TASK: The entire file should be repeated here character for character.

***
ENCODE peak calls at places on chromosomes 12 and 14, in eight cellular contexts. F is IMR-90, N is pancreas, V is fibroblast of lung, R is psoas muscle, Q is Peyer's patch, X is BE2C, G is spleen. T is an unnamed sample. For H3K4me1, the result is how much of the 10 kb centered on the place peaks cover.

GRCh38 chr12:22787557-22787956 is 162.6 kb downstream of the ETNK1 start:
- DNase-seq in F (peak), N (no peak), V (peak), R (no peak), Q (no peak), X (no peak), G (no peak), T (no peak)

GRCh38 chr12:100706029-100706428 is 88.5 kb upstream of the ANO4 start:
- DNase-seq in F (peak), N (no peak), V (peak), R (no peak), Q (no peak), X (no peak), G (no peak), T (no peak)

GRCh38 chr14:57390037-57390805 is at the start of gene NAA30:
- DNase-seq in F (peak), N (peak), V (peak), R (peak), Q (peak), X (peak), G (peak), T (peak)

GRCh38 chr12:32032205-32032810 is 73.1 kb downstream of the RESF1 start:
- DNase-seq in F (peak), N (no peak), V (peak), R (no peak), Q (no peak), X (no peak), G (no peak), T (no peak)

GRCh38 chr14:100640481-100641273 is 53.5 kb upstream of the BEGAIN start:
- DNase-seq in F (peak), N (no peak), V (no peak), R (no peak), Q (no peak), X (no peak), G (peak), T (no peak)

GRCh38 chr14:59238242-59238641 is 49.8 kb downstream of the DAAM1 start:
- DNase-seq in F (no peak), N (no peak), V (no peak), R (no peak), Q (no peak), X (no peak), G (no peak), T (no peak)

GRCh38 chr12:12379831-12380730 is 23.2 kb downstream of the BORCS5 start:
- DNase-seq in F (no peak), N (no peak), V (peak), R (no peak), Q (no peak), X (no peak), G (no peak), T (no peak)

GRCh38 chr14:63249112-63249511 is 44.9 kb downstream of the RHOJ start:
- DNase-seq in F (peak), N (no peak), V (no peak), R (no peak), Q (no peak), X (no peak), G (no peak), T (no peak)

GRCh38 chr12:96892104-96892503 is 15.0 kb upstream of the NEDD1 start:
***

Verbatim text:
ENCODE peak calls at places on chromosomes 12 and 14, in eight cellular contexts. F is IMR-90, N is pancreas, V is fibroblast of lung, R is psoas muscle, Q is Peyer's patch, X is BE2C, G is spleen. T is an unnamed sample. For H3K4me1, the result is how much of the 10 kb centered on the place peaks cover.

GRCh38 chr12:22787557-22787956 is 162.6 kb downstream of the ETNK1 start:
- DNase-seq in F (peak), N (no peak), V (peak), R (no peak), Q (no peak), X (no peak), G (no peak), T (no peak)

GRCh38 chr12:100706029-100706428 is 88.5 kb upstream of the ANO4 start:
- DNase-seq in F (peak), N (no peak), V (peak), R (no peak), Q (no peak), X (no peak), G (no peak), T (no peak)

GRCh38 chr14:57390037-57390805 is at the start of gene NAA30:
- DNase-seq in F (peak), N (peak), V (peak), R (peak), Q (peak), X (peak), G (peak), T (peak)

GRCh38 chr12:32032205-32032810 is 73.1 kb downstream of the RESF1 start:
- DNase-seq in F (peak), N (no peak), V (peak), R (no peak), Q (no peak), X (no peak), G (no peak), T (no peak)

GRCh38 chr14:100640481-100641273 is 53.5 kb upstream of the BEGAIN start:
- DNase-seq in F (peak), N (no peak), V (no peak), R (no peak), Q (no peak), X (no peak), G (peak), T (no peak)

GRCh38 chr14:59238242-59238641 is 49.8 kb downstream of the DAAM1 start:
- DNase-seq in F (no peak), N (no peak), V (no peak), R (no peak), Q (no peak), X (no peak), G (no peak), T (no peak)

GRCh38 chr12:12379831-12380730 is 23.2 kb downstream of the BORCS5 start:
- DNase-seq in F (no peak), N (no peak), V (peak), R (no peak), Q (no peak), X (no peak), G (no peak), T (no peak)

GRCh38 chr14:63249112-63249511 is 44.9 kb downstream of the RHOJ start:
- DNase-seq in F (peak), N (no peak), V (no peak), R (no peak), Q (no peak), X (no peak), G (no peak), T (no peak)

GRCh38 chr12:96892104-96892503 is 15.0 kb upstream of the NEDD1 start: